Add them to your salads, eggs, eat them as guacamole, or even blend them up as a pasta sauce. There are so many options for avocados and they add a great creamy texture to any dish. 


3. Eggs 


Eggs are a great option not only for their nutritional value, but also for their cost effectiveness and convenience.


Most Americans already have eggs in their fridge, and dedicating a portion of time on Saturday or Sunday to hard boil them and store them in a container can be a great time saver. In the morning just grab one or two to go and eat them for breakfast or lunch. If you cannot meal prep, they are extremely quick to cook in the morning as well, whether you want them over easy, scrambled, or as an omelet. 


Each egg contains about 7 grams of protein and 5 grams of fat, which will help keep you full in the morning or the afternoon. 


In addition to that, eggs contain various vitamins, amino acids, antioxidants, and help raise your good cholesterol. 


The old tale that eggs are incredibly unhealthy is no longer followed. According to doctors, it is completely safe to integrate 1-2 eggs in your diet per day as long as you are leading a healthy lifestyle. 


Eat them on their own for breakfast, as a snack, or top salads, grain bowls, stews, and even soups to add a creamy and delicious texture. 


4. Chickpeas (or another bean/legume of choice) 


Almost all plain, unsalted beans and legumes, are a solid nutritionally rich food to add to your diet everyday. Chickpeas (a legume just like peanuts or lentils) in particular have become increasingly popular with the rise of Mediterranean foods like hummus and falafel. 


The rise is well deserved, as there are many health benefits in chickpeas. They are full of folate, fiber, iron, phosphorus, and healthy fats. 


More specifically, for those who are incredibly busy, these are a great option for their rich protein content.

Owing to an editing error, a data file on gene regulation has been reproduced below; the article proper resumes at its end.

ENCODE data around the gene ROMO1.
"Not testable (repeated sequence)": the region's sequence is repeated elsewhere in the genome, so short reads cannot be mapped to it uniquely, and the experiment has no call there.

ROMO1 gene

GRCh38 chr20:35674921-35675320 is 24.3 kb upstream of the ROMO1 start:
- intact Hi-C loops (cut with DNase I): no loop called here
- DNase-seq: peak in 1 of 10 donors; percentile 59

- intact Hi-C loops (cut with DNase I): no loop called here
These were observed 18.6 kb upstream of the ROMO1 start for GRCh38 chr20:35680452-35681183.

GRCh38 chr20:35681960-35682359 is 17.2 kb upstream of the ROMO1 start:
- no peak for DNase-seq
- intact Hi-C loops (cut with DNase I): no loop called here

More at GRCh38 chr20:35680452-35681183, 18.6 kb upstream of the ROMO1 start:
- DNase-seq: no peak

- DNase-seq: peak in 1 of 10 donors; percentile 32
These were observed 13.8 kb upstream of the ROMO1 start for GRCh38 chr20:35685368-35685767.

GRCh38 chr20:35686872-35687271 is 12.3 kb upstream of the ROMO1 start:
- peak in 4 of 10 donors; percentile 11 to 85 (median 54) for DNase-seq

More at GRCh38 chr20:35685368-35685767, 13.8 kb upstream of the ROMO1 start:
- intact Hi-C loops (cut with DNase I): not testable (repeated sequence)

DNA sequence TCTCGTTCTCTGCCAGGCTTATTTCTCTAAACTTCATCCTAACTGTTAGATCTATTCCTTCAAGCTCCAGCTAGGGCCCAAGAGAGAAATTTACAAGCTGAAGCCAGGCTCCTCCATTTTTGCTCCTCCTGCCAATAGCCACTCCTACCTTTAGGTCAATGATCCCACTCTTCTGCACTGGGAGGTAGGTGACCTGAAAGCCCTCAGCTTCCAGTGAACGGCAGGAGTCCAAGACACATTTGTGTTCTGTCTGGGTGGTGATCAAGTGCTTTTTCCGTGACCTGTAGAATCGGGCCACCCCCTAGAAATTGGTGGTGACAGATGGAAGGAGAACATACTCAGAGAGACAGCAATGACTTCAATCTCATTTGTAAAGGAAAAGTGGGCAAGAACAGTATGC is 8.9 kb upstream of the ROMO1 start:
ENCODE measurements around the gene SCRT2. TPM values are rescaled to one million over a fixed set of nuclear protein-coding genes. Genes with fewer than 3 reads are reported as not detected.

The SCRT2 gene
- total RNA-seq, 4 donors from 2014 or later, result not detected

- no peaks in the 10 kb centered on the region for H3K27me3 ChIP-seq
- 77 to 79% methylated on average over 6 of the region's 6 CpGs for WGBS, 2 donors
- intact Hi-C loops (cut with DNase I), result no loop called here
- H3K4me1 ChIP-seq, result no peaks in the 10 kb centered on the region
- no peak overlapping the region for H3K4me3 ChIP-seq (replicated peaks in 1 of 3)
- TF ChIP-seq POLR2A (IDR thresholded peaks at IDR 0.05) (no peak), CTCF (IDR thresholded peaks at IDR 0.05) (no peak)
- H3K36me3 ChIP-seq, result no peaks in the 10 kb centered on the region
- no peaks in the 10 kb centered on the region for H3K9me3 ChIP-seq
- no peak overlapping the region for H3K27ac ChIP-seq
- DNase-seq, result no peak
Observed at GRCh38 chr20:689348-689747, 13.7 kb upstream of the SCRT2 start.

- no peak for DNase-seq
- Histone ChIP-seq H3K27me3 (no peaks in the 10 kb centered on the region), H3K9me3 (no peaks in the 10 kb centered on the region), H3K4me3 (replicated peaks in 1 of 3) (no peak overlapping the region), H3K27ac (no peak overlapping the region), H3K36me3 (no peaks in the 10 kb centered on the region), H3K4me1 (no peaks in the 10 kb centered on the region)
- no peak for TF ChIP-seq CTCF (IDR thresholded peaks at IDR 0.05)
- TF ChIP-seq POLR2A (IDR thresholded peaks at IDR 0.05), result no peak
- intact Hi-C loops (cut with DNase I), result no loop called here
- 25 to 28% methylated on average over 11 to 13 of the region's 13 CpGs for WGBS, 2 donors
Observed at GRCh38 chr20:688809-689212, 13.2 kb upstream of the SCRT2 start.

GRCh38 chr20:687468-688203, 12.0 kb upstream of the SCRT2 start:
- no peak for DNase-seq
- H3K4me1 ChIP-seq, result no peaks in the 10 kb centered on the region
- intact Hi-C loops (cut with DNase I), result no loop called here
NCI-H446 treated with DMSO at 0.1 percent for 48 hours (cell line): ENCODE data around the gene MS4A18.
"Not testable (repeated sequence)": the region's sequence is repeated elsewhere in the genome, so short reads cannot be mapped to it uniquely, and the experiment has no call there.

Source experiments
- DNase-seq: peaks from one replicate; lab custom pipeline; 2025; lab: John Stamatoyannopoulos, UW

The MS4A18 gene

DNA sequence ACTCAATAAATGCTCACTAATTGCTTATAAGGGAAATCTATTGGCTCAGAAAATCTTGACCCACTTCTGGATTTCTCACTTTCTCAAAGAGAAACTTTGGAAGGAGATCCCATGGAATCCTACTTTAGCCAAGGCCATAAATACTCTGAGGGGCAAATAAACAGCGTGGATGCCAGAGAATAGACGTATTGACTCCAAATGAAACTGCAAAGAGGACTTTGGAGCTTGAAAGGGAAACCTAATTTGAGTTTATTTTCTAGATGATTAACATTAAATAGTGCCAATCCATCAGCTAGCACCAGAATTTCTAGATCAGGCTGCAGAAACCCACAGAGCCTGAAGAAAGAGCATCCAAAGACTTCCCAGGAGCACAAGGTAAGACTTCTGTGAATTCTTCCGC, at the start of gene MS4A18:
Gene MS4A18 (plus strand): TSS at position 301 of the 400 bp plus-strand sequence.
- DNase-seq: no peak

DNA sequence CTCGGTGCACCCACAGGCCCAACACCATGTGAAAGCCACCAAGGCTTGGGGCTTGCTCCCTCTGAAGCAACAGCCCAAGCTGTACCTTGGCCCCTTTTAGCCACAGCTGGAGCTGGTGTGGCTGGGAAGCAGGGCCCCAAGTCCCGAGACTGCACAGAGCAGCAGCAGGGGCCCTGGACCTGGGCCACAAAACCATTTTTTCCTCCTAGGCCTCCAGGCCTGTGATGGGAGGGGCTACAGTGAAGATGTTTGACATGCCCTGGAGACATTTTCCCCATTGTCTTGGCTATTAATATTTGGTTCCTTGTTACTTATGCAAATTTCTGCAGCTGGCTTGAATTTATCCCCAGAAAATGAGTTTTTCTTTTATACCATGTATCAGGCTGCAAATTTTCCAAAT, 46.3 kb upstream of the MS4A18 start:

Eating chickpeas regularly can also help with diabetes (due to their low glycemic index), your gut health (the fiber in chickpeas), heart disease, and obesity. 


Eat them in hummus form, or you can add them to various meals like salads, curry, pasta, and soups. 


5. Matcha 


The majority of the foods listed above relate well to a busy lifestyle because of their healthy fat and protein content, however matcha is different. 


Matcha is a green tea that typically comes in powder form. Most people drink matcha, but you can eat it in various ways too. 


A common ritual in The United States is to start the day with a cup of coffee. Switching out your coffee for matcha could drastically improve your energy for the day. 


Matcha tea contains caffeine like coffee but it releases it differently. The powder will slowly release the caffeine throughout your body over the course of the day. 


It may not hit you with a rush like coffee, but the energy benefits will most likely last longer, making it an extremely beneficial option for people who have a lot to do. 


In addition to that, matcha contains many antioxidants, and can help lower blood sugar, heart rate, and heart health. 



You can drink matcha on its own as a tea, or add it to whatever you like to eat that is sweet. It goes especially well mixed in with breakfast foods like yogurt, oatmeal, chia pudding, pancakes, etc.